– Absentee drop boxes were locked at 7 p.m. Tuesday evening, preventing illegal voting or potential fraud.
– Surveillance cameras monitored drop boxes at all times.
– State monitor is in the room with Fulton County for all counts and the public is welcome to observe any county as an added layer of transparency.
– A pre-certification audit will provide additional confidence that the votes were accurately counted.
“We’re well aware that with a close presidential election and the possibility of runoffs in some elections that the eyes of the state and the nation are upon Georgia at this time,” Raffensperger said. “We’re as anxious as anyone to see the final results and to start work on certification and planning for our runoff elections. As the work goes on, I want to assure Georgia voters that every legal vote was cast and accurately counted.”
According to Atlanta Journal Constitution political reporter Greg Bluestein, Democrats are claiming the number of ballots remaining could actually be higher than what the Secretary of State is reporting.
The Secretary of State’s office just said there are actually roughly 61k absentee ballots still out, though Democrats say the remaining total is likely to be higher. A state elections official described it as a “moving target” across Georgia’s 159 counties. Stay tuned. #gapol pic.twitter.com/vuSdJ2299Z
— Greg Bluestein (@bluestein) November 5, 2020
Trump has filed a lawsuit regarding ballot counting in Chatham County, Ga, home to the city of Savannah.
According to The Hill, “The Trump campaign on Wednesday filed a lawsuit that seeks to require election officials in Chatham County, Ga., to identify and separate allegedly late-arriving mail ballots, presumably so the votes can be more easily tossed if the campaign ultimately prevails in its legal challenge.”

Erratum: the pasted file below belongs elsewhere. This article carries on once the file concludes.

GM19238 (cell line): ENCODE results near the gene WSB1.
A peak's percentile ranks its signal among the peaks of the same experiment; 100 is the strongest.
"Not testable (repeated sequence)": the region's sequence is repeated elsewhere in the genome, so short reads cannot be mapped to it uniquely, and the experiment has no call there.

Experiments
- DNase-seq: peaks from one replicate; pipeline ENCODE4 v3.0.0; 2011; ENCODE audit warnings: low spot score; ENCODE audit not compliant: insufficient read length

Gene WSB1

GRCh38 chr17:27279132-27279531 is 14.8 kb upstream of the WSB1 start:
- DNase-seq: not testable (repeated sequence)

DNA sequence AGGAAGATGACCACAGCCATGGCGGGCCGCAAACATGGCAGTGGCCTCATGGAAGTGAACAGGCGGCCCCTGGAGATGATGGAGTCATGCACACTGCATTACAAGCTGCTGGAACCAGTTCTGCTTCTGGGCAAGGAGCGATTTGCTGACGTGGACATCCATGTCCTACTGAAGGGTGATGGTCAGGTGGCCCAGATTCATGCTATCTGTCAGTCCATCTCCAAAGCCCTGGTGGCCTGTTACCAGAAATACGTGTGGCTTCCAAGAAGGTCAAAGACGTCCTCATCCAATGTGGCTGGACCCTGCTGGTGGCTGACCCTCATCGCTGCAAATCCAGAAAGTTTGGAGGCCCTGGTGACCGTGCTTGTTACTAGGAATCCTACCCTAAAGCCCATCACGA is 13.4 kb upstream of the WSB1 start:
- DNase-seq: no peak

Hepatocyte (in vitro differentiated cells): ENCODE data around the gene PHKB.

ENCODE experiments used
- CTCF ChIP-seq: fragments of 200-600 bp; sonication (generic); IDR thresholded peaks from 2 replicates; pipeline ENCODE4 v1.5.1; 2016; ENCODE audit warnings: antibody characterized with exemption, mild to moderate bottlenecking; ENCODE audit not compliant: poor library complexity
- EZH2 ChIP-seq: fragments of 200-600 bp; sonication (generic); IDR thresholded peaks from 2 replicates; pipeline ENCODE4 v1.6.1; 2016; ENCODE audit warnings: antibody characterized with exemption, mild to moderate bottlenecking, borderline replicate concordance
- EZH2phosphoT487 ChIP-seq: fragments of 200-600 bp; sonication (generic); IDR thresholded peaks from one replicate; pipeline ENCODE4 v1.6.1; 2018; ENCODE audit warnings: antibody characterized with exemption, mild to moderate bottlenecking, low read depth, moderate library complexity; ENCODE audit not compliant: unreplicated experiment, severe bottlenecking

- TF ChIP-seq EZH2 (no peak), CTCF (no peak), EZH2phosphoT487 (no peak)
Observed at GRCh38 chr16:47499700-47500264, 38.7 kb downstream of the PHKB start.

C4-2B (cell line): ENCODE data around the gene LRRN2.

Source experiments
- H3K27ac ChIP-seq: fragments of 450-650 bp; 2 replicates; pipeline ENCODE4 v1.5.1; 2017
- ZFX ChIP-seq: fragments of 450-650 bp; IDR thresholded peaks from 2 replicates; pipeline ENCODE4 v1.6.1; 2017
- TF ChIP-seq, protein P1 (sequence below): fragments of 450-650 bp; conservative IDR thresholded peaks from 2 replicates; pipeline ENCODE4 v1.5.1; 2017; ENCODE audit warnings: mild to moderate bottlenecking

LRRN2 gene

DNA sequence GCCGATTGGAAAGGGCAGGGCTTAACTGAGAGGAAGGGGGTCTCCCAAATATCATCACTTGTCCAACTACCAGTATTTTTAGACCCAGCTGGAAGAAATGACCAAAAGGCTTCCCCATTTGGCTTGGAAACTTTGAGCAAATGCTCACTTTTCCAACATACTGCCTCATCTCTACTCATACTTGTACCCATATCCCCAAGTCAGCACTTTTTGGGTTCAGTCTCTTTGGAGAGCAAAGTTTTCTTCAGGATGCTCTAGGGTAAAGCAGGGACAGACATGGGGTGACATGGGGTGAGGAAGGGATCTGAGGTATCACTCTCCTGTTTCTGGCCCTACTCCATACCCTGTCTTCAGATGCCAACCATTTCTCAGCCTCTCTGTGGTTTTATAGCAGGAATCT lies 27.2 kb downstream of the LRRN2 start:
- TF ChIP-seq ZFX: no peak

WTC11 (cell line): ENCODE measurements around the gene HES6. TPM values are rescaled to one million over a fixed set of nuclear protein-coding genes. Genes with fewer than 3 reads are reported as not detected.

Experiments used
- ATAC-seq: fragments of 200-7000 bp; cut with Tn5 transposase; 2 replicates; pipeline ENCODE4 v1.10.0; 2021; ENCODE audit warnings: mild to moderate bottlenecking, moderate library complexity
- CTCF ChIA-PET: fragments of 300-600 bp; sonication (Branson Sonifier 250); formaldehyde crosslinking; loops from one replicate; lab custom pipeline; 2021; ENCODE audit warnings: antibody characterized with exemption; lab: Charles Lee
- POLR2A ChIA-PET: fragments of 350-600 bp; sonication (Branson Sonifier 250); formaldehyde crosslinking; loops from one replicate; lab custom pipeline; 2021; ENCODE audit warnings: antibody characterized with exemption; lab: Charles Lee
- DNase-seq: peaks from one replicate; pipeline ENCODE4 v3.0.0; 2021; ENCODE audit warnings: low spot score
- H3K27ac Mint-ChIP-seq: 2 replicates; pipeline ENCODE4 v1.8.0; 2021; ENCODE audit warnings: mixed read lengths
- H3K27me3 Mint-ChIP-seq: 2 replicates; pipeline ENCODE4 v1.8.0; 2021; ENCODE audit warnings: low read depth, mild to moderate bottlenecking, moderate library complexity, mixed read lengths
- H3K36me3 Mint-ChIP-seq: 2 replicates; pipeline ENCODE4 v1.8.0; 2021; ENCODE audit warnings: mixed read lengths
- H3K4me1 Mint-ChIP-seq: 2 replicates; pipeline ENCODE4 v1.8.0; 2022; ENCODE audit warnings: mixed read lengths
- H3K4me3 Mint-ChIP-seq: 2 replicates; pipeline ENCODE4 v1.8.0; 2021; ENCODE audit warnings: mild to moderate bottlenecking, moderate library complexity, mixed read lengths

To read that story, click here.
Bluestein reported 11:26 a.m. that the lawsuit has been dismissed.
Just in: A judge has dismissed this lawsuit from the Trump campaign and the Georgia GOP alleging that Chatham County elections officials improperly counted absentee ballots received after the state’s deadline. #gapol https://t.co/w1j8Jqzn8e
— Greg Bluestein (@bluestein) November 5, 2020
The DeKalb County Elections Board also said its plans for absentee ballots made it easier for voters to participate in this election.
Here’s the full announcement for DeKalb County:
DECATUR, Ga.—From the very beginning of the 2020 election cycle, DeKalb County has been committed to providing every citizen equal access to the ballot box by mailing both active and inactive voters absentee ballot applications.
Out of 500,000 absentee ballot applications mailed, 174,720 voters applied and received absentee ballots. As of the submission deadline, 128,392 mail-in absentee ballot were returned and verified.
This number represents almost 25 percent of the DeKalb electorate, up from 4 percent that returned absentee ballots in both 2016 and 2018.
DeKalb is equally as committed today as the county ensures that every vote is counted, whether it was cast by mail-in ballot, advance voting, or on Election Day.